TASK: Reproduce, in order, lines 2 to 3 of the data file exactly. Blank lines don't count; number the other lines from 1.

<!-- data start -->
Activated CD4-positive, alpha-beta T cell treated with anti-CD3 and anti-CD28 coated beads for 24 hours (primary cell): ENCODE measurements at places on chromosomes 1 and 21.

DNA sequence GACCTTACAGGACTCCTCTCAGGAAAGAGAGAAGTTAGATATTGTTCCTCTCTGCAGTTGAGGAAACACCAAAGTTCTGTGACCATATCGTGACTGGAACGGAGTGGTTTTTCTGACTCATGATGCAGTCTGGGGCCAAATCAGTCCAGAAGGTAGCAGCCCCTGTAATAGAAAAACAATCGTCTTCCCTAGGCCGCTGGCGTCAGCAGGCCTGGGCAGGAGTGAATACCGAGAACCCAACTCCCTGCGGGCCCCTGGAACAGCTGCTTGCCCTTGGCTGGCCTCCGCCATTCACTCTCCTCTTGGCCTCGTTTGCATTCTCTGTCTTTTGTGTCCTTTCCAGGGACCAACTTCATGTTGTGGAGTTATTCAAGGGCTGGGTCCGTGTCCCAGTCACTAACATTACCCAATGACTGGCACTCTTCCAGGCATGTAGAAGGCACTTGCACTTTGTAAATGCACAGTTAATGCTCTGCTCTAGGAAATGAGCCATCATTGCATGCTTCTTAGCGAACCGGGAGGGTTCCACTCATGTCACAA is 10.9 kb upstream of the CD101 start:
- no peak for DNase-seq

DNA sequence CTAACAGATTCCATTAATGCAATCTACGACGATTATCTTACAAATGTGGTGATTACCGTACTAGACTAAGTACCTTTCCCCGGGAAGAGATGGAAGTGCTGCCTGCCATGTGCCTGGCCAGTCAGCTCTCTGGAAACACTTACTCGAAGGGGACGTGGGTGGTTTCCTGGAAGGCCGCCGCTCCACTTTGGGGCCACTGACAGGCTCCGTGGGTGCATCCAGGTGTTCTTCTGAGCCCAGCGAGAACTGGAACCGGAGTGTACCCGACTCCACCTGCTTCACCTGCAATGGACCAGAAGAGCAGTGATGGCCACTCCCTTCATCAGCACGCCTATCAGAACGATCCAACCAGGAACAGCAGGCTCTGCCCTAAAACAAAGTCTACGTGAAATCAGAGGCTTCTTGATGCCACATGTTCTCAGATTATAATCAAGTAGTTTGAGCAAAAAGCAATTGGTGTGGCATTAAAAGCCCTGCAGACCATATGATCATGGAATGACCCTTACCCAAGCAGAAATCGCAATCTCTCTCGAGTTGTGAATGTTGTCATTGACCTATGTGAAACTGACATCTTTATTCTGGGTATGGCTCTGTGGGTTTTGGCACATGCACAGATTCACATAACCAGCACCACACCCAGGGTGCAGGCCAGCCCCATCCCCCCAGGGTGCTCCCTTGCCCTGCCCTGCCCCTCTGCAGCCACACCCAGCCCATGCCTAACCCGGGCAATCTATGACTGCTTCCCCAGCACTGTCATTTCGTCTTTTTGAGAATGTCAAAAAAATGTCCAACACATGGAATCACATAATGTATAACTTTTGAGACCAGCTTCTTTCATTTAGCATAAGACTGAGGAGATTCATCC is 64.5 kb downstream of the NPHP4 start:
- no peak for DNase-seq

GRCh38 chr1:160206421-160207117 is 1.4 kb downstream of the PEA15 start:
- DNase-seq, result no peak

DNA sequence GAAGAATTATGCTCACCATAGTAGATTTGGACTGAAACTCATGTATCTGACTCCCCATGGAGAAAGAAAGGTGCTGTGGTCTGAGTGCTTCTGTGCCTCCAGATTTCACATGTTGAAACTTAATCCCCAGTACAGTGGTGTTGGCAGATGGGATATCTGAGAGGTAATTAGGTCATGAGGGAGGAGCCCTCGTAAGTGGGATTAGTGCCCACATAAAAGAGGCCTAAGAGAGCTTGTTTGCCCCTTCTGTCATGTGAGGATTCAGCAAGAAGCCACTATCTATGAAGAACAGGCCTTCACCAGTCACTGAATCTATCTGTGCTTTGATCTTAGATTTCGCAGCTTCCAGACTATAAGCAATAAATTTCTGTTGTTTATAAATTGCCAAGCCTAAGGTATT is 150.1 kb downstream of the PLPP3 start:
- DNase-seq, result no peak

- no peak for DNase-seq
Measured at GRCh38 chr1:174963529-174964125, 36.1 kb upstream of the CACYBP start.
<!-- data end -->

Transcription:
DNA sequence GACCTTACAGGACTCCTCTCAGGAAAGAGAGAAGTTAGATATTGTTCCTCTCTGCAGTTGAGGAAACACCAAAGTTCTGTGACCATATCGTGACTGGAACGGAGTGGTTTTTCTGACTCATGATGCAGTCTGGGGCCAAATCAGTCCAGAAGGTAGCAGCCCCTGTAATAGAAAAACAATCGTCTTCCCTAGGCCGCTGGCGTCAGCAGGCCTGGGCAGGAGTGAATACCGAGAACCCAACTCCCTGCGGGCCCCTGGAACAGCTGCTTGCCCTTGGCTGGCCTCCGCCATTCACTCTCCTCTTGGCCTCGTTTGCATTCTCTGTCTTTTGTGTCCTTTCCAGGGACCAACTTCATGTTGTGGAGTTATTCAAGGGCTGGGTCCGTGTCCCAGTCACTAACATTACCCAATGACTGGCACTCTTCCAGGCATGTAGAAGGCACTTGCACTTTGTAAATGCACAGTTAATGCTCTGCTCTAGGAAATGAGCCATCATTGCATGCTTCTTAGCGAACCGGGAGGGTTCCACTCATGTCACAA is 10.9 kb upstream of the CD101 start:
- no peak for DNase-seq